There’s a debate over whether voter fraud — people voting despite being ineligible to vote, voting multiple times, voting using a false identity, etc. — is in fact a real problem. Supporters of voter ID laws tend to say voter fraud is a serious threat to democracy and to Americans’ confidence in the election process. Opponents are more likely to say it’s a very minor issue or that, to the extent that it does exist, it rarely happens in person and thus can’t be combated by requiring identification at the polls.
The American Civil Liberties Union concludes, “There is no credible evidence that in-person impersonation voter fraud — the only type of fraud that photo IDs could prevent — is even a minor problem.”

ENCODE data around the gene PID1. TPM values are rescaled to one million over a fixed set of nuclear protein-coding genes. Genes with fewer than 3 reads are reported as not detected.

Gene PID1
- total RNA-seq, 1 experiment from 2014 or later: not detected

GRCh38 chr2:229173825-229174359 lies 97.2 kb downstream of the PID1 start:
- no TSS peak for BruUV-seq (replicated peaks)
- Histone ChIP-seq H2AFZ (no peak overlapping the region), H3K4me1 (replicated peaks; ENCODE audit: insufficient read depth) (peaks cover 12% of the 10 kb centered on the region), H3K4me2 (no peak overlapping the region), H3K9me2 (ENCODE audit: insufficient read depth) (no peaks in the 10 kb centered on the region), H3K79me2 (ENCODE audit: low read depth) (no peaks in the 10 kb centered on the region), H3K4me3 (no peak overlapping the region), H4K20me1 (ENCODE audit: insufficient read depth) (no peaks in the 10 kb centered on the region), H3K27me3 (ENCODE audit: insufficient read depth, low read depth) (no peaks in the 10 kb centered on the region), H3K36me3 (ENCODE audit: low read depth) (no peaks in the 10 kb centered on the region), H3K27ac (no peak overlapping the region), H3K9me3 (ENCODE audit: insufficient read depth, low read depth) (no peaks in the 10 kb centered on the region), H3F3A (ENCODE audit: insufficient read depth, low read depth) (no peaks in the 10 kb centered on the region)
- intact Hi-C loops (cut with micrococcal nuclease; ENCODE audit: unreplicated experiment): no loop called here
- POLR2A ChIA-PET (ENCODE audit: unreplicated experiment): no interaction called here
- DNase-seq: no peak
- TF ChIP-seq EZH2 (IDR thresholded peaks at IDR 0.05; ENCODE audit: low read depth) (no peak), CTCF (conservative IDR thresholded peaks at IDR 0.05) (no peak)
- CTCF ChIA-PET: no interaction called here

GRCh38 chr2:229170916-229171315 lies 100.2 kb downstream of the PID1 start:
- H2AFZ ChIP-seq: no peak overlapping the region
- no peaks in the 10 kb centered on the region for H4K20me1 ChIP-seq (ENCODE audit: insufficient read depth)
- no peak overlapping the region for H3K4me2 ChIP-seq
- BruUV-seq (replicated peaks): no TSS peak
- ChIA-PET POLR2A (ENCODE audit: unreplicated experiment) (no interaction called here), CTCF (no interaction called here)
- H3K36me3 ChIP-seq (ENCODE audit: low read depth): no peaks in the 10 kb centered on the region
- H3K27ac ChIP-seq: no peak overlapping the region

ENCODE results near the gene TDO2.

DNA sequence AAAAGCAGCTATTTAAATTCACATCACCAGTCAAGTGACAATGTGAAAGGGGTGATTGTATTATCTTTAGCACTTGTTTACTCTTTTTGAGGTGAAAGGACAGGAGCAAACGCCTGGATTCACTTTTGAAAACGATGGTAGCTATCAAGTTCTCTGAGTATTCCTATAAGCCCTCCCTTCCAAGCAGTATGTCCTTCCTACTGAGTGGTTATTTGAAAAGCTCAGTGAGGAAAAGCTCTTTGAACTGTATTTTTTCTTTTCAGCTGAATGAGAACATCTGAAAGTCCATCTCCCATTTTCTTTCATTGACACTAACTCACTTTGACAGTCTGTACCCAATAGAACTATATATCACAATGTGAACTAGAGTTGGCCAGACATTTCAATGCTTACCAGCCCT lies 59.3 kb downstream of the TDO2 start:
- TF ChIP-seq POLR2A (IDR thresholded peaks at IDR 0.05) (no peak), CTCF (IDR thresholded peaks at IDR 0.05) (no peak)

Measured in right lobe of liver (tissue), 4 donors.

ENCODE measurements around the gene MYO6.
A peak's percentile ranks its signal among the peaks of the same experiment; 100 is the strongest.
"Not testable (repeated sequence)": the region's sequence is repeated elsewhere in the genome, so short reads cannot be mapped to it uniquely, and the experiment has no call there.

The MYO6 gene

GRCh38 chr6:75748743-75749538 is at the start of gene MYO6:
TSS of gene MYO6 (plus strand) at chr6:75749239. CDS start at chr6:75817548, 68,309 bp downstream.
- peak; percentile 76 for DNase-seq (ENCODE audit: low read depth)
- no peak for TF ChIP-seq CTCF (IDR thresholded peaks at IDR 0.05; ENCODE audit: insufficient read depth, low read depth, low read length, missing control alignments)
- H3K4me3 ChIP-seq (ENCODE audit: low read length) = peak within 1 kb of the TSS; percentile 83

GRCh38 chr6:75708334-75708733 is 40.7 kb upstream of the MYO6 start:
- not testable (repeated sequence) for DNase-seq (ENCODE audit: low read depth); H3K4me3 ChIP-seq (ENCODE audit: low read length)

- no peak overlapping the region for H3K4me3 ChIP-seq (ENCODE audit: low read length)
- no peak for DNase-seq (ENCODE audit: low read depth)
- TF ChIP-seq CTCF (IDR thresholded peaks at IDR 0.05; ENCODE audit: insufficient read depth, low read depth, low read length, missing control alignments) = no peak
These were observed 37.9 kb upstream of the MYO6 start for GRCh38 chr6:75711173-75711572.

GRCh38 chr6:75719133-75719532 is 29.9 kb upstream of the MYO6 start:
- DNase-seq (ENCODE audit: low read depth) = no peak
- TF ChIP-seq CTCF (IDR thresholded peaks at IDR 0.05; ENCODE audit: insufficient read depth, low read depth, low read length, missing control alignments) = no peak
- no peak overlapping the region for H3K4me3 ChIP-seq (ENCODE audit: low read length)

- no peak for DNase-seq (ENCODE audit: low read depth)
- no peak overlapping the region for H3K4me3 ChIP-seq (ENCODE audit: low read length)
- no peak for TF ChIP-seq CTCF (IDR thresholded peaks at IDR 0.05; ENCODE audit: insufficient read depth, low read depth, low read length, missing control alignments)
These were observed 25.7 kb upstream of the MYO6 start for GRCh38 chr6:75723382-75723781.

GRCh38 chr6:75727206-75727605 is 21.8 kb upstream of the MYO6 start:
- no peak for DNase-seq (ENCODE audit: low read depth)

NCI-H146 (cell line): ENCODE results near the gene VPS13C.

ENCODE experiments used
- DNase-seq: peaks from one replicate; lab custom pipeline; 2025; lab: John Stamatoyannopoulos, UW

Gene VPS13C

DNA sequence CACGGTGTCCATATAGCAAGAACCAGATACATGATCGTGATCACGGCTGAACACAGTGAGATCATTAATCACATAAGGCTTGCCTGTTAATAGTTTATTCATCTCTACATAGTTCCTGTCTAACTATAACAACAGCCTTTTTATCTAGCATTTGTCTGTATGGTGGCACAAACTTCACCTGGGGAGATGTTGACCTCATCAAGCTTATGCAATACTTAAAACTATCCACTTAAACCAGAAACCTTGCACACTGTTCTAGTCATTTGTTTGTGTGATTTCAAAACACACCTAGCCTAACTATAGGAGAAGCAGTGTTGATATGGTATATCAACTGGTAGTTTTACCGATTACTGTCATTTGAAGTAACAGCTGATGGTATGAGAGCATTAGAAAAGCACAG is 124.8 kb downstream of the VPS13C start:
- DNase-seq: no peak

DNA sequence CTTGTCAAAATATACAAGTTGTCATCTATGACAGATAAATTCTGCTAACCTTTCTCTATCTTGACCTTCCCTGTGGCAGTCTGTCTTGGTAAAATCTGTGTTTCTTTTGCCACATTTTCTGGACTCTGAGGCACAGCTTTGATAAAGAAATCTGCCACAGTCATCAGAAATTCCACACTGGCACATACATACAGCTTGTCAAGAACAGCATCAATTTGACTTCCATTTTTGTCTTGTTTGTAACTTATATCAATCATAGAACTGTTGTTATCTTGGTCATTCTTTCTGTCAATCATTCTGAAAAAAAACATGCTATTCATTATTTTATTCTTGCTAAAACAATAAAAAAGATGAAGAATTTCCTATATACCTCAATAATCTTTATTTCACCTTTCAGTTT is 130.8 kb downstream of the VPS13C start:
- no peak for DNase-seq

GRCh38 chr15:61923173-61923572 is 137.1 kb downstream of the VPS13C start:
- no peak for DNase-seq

Meanwhile, the authors of the 2014 Heritage Foundation publication ”Does Your Vote Count?” assert that election fraud has been a serious problem throughout US history and argue that “Photo IDs should be required for both in-person voting and absentee balloting.”
Justin Levitt, a professor at the Loyola University School of Law, tracked “any specific, credible allegation that someone may have pretended to be someone else at the polls, in any way that an ID law could fix,” in the context of general, primary, special, and municipal elections from 2000 through 2014, and found 31 incidents between 2000 and August 2014.
The US Government Accountability Office concluded in a September 2014 report that “few instances of in-person voter fraud” have been documented, citing studies that calculate a rate of voter fraud between 0.1 percent and zero percent.